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DCs left primary school but their old friends mums wont bother to contact us

(16 Posts)
earlycomputers Thu 06-Oct-11 17:02:53

Our DCs (aged 5 and 7) left their state primary school recently for a number of reasons (huge class sizes (37), staff absenteism, mixed year groups, little provision for able pupils, very poor parent/teacher communication etc ). The eldest has gone to an independent junior school (there were no spaces in other local state primaries and for other reasons) and the youngest to a different local state primary. We were reluctant to move them as they both had some very good friends at their old school. Anyway, since we moved schools (but have still stayed in the same house as before so not moved area), their friends mums have stopped contacting us - literally dropped us like a stone. I am quite upset for the DCs because I had meant to try and keep their old friendships up and have sent party invites/play date invites etc but they have all been ignored. Is it because we just dont go to the same school any more?

Popbiscuit Thu 06-Oct-11 17:07:28

Why don't you contact them? It's probably not personal...everyone's just busy and it's easier to set-up play dates etc. with kids that go to the same school because you see them all the time. I bet they'd be pleased to hear from you smile

ChinaInYourHands Thu 06-Oct-11 17:08:44

Yes. Out of sight out of mind kinda thing.
Don't worry, your DC will make other friends soon.

olibeansmummy Sun 09-Oct-11 08:35:04

Have you contacted them?

DownbytheRiverside Sun 09-Oct-11 08:38:37

'have sent party invites/play date invites etc but they have all been ignored.'

Yes, she has tried to contact them, she said that in her OP.

DownbytheRiverside Sun 09-Oct-11 08:42:21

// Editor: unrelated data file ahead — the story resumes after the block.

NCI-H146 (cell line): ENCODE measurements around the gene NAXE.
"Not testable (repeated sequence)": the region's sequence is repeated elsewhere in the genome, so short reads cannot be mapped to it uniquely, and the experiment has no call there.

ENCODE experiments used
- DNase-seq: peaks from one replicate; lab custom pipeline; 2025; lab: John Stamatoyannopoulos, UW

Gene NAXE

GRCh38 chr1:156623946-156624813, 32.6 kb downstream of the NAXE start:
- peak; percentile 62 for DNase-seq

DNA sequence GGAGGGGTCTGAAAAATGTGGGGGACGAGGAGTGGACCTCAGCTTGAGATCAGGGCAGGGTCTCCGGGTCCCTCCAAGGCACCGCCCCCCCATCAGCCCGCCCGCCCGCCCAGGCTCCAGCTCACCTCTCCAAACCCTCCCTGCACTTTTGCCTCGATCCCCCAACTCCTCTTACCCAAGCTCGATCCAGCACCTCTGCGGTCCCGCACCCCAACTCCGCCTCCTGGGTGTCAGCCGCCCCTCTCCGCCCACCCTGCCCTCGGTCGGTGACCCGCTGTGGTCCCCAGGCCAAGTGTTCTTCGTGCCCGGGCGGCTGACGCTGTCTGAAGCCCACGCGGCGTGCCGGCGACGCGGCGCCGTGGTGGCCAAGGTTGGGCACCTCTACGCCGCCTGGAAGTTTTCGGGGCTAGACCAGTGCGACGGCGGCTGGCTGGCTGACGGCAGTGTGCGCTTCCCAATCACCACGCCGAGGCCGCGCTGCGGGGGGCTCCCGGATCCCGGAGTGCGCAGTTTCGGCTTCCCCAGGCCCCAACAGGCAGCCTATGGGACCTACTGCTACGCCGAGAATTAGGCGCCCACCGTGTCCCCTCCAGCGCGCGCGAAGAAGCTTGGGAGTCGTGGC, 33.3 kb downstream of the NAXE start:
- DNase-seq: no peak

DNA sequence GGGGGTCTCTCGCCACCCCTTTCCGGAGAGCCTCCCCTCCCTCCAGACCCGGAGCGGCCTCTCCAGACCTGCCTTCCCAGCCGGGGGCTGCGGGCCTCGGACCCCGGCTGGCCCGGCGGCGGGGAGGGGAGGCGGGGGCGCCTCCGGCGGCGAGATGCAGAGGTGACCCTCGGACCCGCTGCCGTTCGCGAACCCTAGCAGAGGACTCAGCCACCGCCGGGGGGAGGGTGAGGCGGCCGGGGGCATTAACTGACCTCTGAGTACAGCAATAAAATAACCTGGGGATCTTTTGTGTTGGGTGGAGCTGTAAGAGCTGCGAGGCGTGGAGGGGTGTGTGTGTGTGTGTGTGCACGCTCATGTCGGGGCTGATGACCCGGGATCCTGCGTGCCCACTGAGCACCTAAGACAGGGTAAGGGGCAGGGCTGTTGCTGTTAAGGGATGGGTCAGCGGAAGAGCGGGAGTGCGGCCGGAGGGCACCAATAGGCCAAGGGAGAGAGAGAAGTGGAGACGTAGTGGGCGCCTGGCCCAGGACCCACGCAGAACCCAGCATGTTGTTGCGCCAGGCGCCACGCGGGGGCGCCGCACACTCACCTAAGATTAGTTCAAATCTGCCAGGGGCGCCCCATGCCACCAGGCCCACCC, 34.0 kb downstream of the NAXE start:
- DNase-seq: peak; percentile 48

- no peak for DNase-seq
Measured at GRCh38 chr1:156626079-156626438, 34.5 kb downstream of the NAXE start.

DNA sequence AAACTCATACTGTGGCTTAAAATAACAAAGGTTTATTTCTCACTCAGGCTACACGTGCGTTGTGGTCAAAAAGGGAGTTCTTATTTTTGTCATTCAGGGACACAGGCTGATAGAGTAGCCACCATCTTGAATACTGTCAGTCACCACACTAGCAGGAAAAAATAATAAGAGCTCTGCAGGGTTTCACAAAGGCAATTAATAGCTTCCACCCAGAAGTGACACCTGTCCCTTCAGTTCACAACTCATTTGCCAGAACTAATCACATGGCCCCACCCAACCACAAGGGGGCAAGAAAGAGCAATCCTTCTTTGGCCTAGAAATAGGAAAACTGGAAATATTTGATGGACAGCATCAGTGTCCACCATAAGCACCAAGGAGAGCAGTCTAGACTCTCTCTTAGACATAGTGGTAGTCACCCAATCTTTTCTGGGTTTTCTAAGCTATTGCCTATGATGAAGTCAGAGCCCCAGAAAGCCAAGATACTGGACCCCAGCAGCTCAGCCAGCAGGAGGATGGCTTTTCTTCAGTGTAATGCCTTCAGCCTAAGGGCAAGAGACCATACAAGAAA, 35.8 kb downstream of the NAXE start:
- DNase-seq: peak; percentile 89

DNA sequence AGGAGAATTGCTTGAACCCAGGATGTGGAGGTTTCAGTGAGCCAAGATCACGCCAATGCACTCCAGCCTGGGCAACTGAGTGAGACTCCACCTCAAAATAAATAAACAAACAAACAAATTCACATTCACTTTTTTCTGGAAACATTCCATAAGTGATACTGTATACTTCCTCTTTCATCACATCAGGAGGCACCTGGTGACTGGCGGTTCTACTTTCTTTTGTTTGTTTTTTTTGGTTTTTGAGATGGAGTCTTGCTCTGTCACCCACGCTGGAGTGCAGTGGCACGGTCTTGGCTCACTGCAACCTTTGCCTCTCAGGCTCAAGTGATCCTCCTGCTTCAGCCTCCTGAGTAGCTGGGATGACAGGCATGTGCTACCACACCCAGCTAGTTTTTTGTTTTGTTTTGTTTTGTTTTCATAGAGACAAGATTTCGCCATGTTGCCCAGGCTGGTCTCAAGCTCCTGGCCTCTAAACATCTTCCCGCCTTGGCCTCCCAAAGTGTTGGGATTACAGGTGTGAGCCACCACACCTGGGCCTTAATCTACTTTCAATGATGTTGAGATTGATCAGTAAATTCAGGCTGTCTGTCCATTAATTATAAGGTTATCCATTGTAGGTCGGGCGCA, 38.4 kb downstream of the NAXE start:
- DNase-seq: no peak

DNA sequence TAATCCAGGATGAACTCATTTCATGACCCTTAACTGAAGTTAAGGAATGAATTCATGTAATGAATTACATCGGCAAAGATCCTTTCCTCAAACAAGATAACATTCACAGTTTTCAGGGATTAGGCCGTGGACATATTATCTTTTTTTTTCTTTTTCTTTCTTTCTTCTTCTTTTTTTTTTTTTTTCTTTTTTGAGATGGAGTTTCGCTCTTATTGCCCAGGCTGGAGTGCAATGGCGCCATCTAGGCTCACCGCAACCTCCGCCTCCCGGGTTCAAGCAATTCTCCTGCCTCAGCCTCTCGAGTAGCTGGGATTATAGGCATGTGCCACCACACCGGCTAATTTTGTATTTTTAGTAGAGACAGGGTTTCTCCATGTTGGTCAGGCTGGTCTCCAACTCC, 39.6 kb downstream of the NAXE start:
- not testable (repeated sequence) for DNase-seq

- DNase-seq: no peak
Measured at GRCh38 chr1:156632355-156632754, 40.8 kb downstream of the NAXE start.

Were you friends with the parents?
It does sound as if you left to put your children into a better learning environment and they either can't or don't want to leave.
That sort of difference can create a lot of tension in relationships, I'd concentrate on getting your children to make new friendships.
Will they see their old friends at sports clubs or holiday clubs, or in the local park?
Your children are now in two different schools. Will that be the situation for the rest of primary? What do you plan on doing at secondary?

scaevola Sun 09-Oct-11 08:48:15

Yes, but don't read too much into that.

It's nothing to do with why you moved or where you went. It is everything to do with school being the hub of interactions for children that age. The children will be talking about and asking to play with the children they are seeing regularly and the parents will follow that.

Your DCs aren't forgotten, but they just don't feature in the daily round. Your DCs will make friends at their new schools, and then you won't have so much time for out-of-school friends either.

But if there are friendships you want to keep up, I'd suggest two things: as others have suggested, you keep asking DC's friends round; and find a club (football? Scouts?) attended by a number of those with whom your DCs want to stay in touch, and let continuity grow from there.

As we're only a few weeks into the new term, how many times have you actually been ignored? Were these mothers good at RSVPing to party invitations before? For playdates, try ringing - you'll gauge more about underlying attitude in conversation than from a text, and might find out useful stuff like 'oh, it's useless to invite on a Thurs because the school has a new Warhammer club that night and everyone goes".

chobbler Sun 09-Oct-11 14:01:55

Sorry to say that after leaving our previous 'live in each others pockets school', 95% of the friendships died between the children and other parents. We tried to maintain them but after sending over 45 Christmas cards to former friends, parents and colleagues ( I volunteered in the school) I received one back, so gave up. I have perhaps four mums that still acknowledge and speak to me but even that number is dwindling. When asked how DD is coping in their new school the other parents are disgusted when I say openly they love it and are much better now thank you. it is as if they don't want you to have a better time as they then feel their choice to stay isn't the right one.

spiderpig8 Sun 09-Oct-11 23:02:50

people are generally friends because of the things they have in common.If school was the only thing in common then they won't want to bother keeping in touch.

Iamseeingstars Sun 09-Oct-11 23:23:34

I wouldnt worry yourself about it, start to make new friends with new mums.